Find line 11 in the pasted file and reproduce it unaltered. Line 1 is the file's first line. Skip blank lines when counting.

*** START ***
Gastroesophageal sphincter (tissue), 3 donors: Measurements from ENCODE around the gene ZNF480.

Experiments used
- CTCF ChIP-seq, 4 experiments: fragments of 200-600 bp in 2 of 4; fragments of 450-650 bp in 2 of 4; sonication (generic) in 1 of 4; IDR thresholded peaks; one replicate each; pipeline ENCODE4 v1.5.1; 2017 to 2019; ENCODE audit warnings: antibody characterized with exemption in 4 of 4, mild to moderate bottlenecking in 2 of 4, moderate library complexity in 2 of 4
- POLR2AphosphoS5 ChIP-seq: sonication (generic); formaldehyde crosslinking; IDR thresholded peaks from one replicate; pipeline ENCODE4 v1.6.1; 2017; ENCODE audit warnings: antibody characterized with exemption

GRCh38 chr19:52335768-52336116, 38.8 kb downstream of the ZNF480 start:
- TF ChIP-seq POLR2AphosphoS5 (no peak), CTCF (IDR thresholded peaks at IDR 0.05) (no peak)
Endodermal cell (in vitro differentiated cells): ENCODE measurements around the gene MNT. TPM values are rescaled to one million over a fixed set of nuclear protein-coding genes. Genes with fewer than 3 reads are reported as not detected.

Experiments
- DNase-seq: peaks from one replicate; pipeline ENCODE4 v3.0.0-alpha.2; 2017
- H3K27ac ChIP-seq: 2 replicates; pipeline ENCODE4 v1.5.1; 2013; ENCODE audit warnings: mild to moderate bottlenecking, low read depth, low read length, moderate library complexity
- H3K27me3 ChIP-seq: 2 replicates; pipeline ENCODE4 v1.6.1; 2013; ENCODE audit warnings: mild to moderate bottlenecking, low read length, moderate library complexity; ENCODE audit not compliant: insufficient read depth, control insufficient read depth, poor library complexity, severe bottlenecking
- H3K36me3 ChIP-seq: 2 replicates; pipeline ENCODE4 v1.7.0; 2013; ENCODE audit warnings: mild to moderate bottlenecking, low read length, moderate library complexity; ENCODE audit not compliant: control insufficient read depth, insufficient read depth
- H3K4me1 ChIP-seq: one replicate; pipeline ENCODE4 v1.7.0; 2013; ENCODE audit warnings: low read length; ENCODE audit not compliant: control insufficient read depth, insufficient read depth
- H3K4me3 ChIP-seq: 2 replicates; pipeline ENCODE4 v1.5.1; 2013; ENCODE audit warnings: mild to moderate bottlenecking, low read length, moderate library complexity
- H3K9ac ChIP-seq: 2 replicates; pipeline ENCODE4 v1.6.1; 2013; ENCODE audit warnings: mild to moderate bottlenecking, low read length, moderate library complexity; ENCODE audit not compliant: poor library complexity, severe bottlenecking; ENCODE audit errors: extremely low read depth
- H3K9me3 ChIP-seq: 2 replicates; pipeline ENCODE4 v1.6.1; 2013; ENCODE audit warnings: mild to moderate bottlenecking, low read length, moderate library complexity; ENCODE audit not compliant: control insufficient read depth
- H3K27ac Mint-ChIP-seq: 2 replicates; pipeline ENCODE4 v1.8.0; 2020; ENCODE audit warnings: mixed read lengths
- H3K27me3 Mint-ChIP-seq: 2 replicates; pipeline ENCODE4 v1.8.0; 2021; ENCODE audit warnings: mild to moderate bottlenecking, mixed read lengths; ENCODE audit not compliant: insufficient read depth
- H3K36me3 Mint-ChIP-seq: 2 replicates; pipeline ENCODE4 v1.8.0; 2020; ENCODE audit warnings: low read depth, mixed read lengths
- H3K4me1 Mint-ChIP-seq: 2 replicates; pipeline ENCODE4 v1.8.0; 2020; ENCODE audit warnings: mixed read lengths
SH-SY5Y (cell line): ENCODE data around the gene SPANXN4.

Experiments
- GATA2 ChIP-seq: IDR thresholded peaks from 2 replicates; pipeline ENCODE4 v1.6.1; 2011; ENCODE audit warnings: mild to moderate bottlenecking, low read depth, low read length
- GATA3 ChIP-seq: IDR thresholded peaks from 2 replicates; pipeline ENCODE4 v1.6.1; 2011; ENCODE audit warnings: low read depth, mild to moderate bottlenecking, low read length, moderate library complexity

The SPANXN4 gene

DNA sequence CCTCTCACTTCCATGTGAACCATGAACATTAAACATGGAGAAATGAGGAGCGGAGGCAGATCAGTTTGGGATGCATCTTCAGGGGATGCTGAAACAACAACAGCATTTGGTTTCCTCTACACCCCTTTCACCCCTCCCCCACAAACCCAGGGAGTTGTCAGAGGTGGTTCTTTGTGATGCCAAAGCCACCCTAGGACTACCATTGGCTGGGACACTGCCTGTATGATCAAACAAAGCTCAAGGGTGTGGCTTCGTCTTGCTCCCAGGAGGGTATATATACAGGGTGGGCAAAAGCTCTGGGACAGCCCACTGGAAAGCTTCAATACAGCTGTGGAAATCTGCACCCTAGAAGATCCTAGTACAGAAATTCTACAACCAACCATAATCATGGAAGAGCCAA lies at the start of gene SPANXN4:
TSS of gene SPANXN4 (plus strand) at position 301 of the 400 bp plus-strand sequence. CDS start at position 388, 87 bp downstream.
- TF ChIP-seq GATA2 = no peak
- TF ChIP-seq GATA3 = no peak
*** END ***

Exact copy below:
- H3K27me3 ChIP-seq: 2 replicates; pipeline ENCODE4 v1.6.1; 2013; ENCODE audit warnings: mild to moderate bottlenecking, low read length, moderate library complexity; ENCODE audit not compliant: insufficient read depth, control insufficient read depth, poor library complexity, severe bottlenecking